Dáil Éireann - Volume 618 - 03 May, 2006
Written Answers. - Marine Accidents.
Mr. Perry Mr. Perry
Mr. Perry asked the Minister for Transport the provisions which are currently available if pollution occurs at sea as a result of a shipping accident (details supplied); the facilities which are available to the authorities here to stop pollution here and to clean up spilt cargo; if Ireland complies with all EU legislation in this regard; and if he will make a statement on the matter. [13647/06]
Mr. Gallagher Mr. Gallagher
Mr. Gallagher:The Irish Coast Guard of the Department has responsibility for preparedness for and response to marine casualty and pollution incidents within the Irish Pollution Responsibility Zone. This responsibility includes initiating, controlling and directing marine casualty and counter-pollution operations. Ireland complies with all EU legislation in this regard.
The incident to which the Deputy refers occurred on 11 and 12 March last in the UK Pollution Responsibility Zone and was managed by the UK Maritime and Coastguard Agency. The Belgian-registered ship, the “Sesam”, was successfully towed to safety in Belfast Lough. The Irish Coast Guard was not involved in managing the incident.
For management of the Irish Pollution Responsibility Zone senior Coast Guard officers are authorised under national legislation to monitor or intervene in actual or threatened marine pollution incidents for the purpose of preventing, mitigating or eliminating danger from pollution  or threat of pollution by oil or any other substance. The authorised officers may issue directions to the owner, master, salvor or person in charge of a ship following upon a maritime casualty to take such actions and do such things as they consider necessary and reasonable.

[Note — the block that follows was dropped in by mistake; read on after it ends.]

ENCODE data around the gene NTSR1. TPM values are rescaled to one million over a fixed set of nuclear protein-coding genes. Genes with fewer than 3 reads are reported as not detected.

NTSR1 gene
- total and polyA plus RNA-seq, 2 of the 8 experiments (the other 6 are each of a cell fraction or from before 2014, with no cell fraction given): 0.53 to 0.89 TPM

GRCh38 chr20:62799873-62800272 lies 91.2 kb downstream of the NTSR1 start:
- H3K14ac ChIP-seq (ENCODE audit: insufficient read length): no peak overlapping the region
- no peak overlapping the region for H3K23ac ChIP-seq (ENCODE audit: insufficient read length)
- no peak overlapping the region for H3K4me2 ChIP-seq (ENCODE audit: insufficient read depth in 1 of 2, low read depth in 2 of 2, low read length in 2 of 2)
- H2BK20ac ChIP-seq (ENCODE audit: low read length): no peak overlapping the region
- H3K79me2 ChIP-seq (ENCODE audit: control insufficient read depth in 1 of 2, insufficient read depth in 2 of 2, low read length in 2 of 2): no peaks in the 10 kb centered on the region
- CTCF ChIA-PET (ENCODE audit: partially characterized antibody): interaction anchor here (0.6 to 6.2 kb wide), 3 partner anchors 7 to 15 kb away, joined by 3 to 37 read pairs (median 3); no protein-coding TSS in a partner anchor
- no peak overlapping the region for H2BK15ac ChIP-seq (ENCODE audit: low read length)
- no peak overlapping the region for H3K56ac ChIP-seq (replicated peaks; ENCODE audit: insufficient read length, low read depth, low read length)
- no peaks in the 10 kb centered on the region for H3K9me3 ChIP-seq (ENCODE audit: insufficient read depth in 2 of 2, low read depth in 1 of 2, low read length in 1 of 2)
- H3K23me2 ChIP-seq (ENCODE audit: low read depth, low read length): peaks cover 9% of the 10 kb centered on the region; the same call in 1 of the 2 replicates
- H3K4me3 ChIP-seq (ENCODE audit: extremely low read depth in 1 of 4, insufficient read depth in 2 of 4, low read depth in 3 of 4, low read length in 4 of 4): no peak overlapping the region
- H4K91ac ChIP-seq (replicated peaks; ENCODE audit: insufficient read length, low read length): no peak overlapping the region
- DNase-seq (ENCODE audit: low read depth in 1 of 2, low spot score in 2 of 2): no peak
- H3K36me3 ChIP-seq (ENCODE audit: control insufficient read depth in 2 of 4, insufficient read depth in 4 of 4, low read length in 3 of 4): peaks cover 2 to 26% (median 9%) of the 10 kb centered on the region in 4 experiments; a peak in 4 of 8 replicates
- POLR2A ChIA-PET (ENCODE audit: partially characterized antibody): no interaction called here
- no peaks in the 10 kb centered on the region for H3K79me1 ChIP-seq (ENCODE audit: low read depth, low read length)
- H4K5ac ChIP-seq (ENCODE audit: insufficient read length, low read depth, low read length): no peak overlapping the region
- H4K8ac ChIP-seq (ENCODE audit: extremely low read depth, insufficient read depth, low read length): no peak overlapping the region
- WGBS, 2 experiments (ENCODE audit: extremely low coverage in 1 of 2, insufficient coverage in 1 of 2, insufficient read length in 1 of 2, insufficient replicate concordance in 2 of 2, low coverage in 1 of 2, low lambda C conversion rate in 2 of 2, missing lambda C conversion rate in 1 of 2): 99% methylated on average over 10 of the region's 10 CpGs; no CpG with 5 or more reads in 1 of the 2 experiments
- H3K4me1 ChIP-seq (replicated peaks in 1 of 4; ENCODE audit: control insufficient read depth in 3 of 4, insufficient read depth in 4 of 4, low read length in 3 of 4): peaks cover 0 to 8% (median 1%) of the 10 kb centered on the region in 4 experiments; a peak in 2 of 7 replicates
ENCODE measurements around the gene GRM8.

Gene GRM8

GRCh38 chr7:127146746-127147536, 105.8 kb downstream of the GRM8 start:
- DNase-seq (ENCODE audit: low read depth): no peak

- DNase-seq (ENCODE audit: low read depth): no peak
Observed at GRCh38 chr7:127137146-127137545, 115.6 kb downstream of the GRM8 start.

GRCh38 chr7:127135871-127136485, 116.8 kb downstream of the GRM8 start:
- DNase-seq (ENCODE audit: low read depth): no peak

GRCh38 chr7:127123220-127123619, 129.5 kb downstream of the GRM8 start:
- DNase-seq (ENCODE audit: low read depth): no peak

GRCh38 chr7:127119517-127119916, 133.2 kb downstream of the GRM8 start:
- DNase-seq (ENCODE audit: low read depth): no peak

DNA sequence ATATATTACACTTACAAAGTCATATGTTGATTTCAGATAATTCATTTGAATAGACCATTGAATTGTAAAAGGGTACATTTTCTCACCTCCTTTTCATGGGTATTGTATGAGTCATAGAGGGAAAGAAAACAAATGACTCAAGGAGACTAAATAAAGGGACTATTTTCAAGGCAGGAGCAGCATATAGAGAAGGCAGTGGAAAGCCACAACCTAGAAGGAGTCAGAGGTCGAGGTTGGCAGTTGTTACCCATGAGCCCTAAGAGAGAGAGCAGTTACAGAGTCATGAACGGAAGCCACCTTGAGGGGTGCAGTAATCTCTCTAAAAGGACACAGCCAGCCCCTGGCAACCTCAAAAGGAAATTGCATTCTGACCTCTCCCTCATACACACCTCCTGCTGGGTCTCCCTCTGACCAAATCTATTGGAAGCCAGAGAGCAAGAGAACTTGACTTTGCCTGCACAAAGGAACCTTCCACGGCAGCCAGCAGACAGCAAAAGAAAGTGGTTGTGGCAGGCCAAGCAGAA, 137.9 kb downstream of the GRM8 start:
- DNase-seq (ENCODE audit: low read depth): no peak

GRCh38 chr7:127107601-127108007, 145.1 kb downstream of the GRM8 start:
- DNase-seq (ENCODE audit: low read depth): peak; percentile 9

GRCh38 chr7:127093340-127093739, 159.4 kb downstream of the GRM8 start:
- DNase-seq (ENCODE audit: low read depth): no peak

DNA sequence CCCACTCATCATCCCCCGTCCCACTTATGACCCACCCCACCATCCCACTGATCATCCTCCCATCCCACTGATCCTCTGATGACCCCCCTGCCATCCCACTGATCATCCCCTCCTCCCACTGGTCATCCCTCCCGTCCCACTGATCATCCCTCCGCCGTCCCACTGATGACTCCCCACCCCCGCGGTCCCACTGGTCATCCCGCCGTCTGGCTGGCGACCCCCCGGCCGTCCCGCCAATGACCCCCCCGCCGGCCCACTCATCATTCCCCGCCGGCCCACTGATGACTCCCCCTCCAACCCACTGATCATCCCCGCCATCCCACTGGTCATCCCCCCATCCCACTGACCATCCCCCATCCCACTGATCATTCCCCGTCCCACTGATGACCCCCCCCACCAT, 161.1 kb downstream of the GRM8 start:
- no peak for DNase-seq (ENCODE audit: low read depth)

The Coast Guard operates a range of counter-pollution policies. For sea incidents involving actual pollution, the primary response is by mechanical oil recovery and cargo transfer capabilities. For pollutants that come ashore physical recovery is both mechanical and manual and is undertaken with the aid of public works equipment.
Response to pollution incidences is co-ordinated by one of the three rescue co-ordination centres at Dublin, Malin Head, and Valentia and specialist computer modelling programs are available to support decision-making. The Coast Guard is also responsible for supervising the planning and implementation by local and Harbour authorities of arrangements for the protection of coastal amenity, fishery and wildlife areas, the removal of oil from the coastline and, in the event of a major incident, the direction and co-ordination of the shore response.
National stockpiles of pollution response equipment, which is being added to each year, are kept at Dublin, Killybegs and Castletownbere. However, no country has sufficient State equipment to respond to every pollution emergency. Additional equipment and personnel can be sourced through the EU’s Civil Protection Monitoring and Information Centre. This was the case with Spain when a major pollution incident occurred in 2002 involving an oil tanker “Prestige”. There are also commercial companies providing response equipment on request and guaranteeing to have it on-site within 12 to 24 hours. The Irish Coast Guard has authority to contract equipment from such commercial companies.
I am satisfied that the Coast Guard at present has adequate resources to effectively carry out its responsibilities in management of Ireland’s role in countering and managing marine pollution incidents, including any incident of the type to which the Deputy refers.
Dáil Éireann 618 Written Answers. Marine Accidents.